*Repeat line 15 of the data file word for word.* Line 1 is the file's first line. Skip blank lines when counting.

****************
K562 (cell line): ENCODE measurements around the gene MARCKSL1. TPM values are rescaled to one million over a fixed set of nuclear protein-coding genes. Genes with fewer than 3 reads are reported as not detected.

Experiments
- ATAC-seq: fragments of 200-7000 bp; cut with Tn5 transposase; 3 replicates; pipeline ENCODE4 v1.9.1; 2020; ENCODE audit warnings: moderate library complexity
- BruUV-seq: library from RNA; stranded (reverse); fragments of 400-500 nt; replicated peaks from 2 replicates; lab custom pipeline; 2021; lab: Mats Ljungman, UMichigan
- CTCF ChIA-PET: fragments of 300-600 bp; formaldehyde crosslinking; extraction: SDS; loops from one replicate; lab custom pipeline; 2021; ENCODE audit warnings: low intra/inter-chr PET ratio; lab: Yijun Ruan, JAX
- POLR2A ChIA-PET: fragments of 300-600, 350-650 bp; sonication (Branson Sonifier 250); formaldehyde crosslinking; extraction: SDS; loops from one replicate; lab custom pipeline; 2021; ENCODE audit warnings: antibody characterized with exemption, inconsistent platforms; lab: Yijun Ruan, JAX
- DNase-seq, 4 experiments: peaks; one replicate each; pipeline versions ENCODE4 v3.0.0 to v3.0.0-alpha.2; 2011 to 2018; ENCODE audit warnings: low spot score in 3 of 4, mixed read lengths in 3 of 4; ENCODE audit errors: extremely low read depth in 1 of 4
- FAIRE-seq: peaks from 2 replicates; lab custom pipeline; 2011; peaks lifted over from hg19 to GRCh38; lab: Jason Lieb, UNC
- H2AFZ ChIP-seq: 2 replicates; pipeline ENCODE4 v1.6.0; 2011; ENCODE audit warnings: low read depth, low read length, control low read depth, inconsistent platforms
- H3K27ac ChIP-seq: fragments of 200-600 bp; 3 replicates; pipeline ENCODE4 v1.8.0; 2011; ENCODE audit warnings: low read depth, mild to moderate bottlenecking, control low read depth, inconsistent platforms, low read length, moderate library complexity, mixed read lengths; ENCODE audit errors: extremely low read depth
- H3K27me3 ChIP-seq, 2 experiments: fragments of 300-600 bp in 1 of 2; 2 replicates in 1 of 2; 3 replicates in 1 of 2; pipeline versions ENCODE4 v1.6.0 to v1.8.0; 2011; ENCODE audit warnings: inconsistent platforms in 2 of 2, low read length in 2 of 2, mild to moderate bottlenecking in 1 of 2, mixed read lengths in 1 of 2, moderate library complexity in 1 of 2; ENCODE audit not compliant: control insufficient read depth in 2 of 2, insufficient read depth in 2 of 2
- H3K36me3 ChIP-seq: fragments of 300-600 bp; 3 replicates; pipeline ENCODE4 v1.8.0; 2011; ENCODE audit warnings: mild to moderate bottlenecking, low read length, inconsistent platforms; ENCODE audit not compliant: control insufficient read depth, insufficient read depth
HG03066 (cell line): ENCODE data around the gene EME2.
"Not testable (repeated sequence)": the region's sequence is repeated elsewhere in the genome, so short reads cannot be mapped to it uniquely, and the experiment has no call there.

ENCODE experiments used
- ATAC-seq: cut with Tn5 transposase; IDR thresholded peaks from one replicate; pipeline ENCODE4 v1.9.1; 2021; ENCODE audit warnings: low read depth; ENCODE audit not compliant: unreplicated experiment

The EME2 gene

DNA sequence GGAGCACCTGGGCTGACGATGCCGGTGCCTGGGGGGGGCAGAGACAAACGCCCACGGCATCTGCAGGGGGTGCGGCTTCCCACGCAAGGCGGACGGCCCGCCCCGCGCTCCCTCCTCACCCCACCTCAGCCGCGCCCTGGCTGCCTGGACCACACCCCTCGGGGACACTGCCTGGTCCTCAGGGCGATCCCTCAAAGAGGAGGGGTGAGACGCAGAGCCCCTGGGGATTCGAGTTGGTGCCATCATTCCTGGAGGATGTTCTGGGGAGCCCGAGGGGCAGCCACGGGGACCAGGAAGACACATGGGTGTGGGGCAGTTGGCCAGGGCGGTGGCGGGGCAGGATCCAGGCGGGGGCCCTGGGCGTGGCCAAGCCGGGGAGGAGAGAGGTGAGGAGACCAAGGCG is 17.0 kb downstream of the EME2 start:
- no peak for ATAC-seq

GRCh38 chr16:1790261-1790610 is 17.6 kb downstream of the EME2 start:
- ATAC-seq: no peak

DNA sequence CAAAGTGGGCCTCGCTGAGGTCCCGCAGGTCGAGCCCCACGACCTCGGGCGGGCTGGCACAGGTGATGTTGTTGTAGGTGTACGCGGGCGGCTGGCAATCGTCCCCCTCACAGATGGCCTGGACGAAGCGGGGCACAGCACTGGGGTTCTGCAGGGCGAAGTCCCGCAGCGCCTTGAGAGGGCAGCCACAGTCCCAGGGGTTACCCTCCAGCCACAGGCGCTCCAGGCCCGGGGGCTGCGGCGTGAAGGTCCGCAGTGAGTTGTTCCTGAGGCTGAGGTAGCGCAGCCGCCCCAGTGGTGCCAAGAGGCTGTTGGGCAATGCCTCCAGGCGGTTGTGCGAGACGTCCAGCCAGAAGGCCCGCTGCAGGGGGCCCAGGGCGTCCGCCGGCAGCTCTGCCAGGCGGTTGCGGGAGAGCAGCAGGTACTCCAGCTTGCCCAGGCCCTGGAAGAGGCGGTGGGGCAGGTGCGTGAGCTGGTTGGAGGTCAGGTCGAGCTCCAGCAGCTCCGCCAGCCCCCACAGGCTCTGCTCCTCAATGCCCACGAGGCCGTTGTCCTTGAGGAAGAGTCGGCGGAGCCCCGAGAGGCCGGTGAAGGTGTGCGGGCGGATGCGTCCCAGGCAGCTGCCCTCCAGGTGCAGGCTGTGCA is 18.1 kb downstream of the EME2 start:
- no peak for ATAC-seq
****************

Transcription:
ENCODE experiments used